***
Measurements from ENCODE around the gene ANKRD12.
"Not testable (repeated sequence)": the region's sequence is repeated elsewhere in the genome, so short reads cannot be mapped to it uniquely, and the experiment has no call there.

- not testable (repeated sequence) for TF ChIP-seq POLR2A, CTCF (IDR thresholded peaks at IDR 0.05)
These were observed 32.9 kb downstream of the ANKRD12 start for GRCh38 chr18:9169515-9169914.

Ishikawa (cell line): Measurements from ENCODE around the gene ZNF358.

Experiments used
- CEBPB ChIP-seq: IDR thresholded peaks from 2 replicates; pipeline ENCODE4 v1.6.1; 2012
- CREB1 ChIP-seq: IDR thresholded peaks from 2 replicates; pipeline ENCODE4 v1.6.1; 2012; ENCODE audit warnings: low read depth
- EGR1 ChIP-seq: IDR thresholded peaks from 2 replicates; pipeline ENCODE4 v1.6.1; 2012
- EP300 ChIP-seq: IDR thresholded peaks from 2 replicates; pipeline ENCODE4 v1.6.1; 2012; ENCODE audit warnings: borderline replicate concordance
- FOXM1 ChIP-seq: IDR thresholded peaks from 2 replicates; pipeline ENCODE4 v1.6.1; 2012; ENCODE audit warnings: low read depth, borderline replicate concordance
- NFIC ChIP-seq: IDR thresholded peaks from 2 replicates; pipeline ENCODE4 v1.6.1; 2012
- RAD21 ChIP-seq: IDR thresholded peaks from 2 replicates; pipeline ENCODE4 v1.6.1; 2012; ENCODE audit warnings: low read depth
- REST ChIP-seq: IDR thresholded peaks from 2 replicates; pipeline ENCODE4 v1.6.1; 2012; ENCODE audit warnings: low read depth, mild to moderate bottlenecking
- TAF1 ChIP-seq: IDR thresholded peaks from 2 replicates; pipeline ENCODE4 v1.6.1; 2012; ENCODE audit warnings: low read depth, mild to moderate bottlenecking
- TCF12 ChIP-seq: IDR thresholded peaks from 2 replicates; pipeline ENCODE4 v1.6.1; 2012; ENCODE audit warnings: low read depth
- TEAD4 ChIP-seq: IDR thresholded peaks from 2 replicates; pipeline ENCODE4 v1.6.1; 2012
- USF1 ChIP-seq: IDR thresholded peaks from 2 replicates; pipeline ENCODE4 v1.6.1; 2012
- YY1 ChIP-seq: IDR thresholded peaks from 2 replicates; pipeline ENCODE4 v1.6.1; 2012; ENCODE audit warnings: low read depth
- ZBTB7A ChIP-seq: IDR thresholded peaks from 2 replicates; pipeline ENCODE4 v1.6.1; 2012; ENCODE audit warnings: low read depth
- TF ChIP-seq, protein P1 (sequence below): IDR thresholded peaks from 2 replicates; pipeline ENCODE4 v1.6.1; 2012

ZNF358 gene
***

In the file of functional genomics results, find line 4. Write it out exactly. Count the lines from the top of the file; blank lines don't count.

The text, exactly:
These were observed 32.9 kb downstream of the ANKRD12 start for GRCh38 chr18:9169515-9169914.